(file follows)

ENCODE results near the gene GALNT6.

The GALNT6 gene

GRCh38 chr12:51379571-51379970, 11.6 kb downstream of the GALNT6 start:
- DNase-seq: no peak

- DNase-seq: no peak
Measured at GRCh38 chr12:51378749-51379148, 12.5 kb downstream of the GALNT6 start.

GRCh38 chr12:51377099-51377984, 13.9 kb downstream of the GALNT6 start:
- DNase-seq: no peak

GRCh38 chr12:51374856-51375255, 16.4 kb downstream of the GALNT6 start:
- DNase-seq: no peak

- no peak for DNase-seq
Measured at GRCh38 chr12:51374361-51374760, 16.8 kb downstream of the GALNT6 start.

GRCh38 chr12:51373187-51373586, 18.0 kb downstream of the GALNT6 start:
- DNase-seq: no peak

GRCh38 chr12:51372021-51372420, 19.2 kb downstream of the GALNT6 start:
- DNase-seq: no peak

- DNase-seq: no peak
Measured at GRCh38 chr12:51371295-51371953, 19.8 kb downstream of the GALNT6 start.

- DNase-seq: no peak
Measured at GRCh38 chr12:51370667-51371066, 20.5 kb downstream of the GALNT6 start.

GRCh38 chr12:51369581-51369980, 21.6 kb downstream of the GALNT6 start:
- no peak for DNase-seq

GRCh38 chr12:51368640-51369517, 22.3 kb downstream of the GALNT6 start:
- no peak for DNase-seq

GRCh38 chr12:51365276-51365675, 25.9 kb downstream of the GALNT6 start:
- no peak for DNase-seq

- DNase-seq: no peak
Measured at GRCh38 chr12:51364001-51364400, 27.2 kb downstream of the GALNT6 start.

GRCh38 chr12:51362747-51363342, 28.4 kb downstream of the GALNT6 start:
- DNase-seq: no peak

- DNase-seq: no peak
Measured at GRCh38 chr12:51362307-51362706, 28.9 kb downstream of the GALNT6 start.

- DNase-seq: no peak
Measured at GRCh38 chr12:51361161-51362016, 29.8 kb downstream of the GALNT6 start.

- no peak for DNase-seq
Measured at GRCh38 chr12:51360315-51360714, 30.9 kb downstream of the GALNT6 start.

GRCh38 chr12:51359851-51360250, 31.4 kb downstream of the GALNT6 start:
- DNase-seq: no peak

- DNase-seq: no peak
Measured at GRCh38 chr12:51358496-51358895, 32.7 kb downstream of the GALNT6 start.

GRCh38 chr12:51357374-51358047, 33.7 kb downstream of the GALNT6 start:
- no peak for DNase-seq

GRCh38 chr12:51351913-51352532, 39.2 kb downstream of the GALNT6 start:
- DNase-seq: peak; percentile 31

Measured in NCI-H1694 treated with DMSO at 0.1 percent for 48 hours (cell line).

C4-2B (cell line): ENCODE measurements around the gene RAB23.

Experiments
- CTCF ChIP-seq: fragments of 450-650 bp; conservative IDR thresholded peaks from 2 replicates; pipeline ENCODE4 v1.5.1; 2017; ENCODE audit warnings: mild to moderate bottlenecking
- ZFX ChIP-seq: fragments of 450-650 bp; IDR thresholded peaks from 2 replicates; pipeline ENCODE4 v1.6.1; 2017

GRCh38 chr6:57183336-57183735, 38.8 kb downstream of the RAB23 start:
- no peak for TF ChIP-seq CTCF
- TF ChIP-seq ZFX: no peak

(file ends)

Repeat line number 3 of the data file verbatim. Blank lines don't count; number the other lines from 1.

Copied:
GRCh38 chr12:51379571-51379970, 11.6 kb downstream of the GALNT6 start: